Tuesday, August 13, 2013

Review: Caol Ila 12 years Islay Single Malt

Do you ever form observations in your mind that you are sure are true, but afraid to voice in polite company for fear that you will find yourself committed to an asylum?  Okay, maybe not committed, but at least seriously shunned by practically everyone.  Yeah, I mean everyone.  Your life partner will look at you out of the corner of her eye late at night, while you slumber, and think:  He worries me.

Well, I do make such observations or connections via my chronically misfiring brain snapses.  Like all the time, and in spite of the risk of rejection and the stink-eye gaze from my wife,  family, peers, co-workers and even you, and living out my days in a straight-jacket, while listening to ABBA muzak in an egg shell white walled institution, I am gonna voice one right now.

I was thinking about adventure/thriller writer Jack Higgins and at the same time I was pondering the German philosopher, Friedrich Nietzsche, and realized a profound insight about the two men of the pen from different centuries:  They both were able to come up with awesome titles for their entertaining tomes!

A Sampling of Nietzsche Titles

Beyond Good and Evil

The Dawn of Day

. . . and my favorite . . .

Twilight of the Idols

Check out these Jack Higgins Book Titles

East of Desolation

The Judas Gate

. . . and my other favorite . . .

The Last Place God Made

I was thinking about these titles and what they are about?  Truth!  It must be truth.  Beyond good and evil, there must be truth.  Right?  At the dawn of day, it is Mistress Truth who is there to remind you that your headache and upset stomach is the dowry you received when you became betrothed to one of Dionysus' maidens the night before.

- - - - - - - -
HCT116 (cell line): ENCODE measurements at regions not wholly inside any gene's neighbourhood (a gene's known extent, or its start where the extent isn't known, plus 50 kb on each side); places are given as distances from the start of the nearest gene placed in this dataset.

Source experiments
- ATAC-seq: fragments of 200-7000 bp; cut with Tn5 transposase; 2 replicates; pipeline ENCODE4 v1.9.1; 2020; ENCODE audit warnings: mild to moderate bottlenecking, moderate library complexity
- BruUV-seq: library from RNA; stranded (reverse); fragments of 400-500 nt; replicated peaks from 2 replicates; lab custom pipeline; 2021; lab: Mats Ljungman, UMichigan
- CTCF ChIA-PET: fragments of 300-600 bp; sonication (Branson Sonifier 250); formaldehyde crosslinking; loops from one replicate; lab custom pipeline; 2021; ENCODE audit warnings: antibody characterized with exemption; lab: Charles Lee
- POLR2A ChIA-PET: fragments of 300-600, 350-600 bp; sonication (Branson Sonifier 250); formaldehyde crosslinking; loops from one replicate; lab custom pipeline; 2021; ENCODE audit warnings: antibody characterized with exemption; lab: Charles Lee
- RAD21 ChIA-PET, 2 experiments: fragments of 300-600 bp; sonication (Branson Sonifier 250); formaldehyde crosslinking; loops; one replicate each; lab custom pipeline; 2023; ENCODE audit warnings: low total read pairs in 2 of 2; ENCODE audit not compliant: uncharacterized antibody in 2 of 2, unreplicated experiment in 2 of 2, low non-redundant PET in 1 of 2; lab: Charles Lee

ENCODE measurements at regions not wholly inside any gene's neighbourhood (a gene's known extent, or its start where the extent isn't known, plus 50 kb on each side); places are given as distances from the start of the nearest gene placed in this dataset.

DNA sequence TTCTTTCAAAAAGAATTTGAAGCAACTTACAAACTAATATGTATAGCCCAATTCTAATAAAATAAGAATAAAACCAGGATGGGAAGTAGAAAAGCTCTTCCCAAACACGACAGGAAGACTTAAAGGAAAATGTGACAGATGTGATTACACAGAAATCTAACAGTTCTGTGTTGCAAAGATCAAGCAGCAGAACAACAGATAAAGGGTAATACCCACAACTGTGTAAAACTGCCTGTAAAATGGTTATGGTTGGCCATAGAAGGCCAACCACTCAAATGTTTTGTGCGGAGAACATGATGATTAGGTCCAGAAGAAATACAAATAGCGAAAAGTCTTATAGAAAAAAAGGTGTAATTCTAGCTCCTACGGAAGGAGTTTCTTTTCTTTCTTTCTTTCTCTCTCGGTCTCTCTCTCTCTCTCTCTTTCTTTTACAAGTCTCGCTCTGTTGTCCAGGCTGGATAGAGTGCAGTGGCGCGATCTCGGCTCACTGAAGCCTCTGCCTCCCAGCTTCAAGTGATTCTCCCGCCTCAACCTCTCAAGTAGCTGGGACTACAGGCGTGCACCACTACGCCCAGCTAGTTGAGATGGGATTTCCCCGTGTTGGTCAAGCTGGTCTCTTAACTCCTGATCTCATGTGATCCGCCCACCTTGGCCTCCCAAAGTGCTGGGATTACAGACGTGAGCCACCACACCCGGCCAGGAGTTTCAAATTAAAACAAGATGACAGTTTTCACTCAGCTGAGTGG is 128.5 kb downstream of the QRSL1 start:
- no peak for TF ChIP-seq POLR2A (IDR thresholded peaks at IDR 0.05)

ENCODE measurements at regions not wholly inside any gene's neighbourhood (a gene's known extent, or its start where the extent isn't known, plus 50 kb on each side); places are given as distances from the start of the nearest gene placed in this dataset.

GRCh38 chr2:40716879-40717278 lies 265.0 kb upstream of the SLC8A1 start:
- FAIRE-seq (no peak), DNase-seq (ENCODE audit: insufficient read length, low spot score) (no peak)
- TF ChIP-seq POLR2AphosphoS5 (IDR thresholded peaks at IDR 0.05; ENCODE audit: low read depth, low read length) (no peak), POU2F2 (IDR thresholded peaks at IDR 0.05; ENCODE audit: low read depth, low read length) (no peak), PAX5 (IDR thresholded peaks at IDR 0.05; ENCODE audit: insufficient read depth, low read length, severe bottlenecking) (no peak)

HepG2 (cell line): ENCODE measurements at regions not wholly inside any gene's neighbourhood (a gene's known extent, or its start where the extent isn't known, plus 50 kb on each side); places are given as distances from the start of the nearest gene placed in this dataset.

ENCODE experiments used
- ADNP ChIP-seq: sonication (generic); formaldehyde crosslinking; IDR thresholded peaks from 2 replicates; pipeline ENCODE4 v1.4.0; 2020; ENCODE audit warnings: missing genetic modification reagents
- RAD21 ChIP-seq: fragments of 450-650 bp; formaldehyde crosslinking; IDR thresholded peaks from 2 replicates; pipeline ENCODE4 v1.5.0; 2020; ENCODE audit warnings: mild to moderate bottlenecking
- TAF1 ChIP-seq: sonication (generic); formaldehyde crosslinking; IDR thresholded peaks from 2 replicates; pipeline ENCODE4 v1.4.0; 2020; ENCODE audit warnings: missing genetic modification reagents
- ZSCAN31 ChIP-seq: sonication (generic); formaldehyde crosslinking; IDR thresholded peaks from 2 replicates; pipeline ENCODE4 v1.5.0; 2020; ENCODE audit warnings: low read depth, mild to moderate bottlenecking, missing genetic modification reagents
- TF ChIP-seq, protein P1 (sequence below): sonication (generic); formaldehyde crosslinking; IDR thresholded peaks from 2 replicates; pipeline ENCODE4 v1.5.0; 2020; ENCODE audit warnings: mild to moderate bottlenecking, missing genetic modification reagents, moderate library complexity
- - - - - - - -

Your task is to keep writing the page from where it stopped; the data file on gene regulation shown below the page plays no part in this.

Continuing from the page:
East of desolation?  Surely it is the cold, hard truth that you face?  Surely right?  I think so.  So, what about truth?  Well, that is why you are here right?  You want the truth about Caol Ila 12 years.  Well, I am here to give it to ya baby!



Nose (undiluted)
Gentle peat.  Still smoking, charred beach wood and a sweetness, grassy with a hint of seaweed.

Palate (undiluted)
Salty, cold orange pekoe tea, light peat notes, and smoke.  Think branches piled for a small beach-side fire.  Not overpowering.  Salted cod too.

Finish (undiluted)
Tart apple, tangy green seaweed, and the final note is salt.  Heavy salt.

General Impressions
Caol Ila is a distillery on Islay that is not as well known as the others like Lagavulin, Ardbeg and Laphroaig.  Why?  Probably because their 12 year old single malt has only been available since June 2002.  You see, Caol Ila's principal business is producing single malt for the purpose of blending.  You will taste Caol Ila in two fantastically great blends: Johnnie Walker Green and Black Bottle.  Some say Johnnie Black, but Diageo aren't talking (well, not to me).  It probably is present in other blends too.

So, what is the truth about this single malt, as I stand at the twilight of the idols and east of desolation?

Price Point - Be Wary
I paid a lot of money for this bottle.  $80 to be exact.  So, my expectations were elevated. I was disappointed.  While Caol Ila is a pleasant smoky and peaty single malt from Islay, it lacked complexity of flavor.  If there is a word I overuse on this blog, it has got to be "complexity."  Seriously lacking here.

A regular reader told me he picked up a couple bottles on sale for $29 (he lives in the US).  At $29 I would be singing the praises of this malt as a great value for money play.  But, at $60 plus, I cannot say that.  On the plus side, it is smooth, balanced, with no bitterness.  Well put together, just missing a certain pizazz or Elvis Presley karate move that malts should have at the price point I paid.  Even you lucky Americans should be cautious about picking this bottle up if it involves paying in excess of $50.

While I was drinking Caol Ila, I couldn't help but think to myself that Talisker 10 years is twenty dollars cheaper and delivers a similar flavor profile, but far more interesting and rewarding drink experience.

If you do not want to hop to the Isle of Skye from whence Talisker comes from, you can stay on Islay and try Laphroaig Quarter cask.  Again, cheaper and superior.  As for Ardbeg, it is saltier and more pronounced than Caol Ila.  The latter is really easy drinking.  No wonder it is used for blending.

Online praise is everywhere for this malt.  Ralfy rated this malt 89 out of 100 and was very pleased with it.   So were many others.  Me, I am going out on a limb here and probably will attract heaps of criticism, but oh well, comes with the territory, though I hope I don't end up instituionalized like Nietzsche.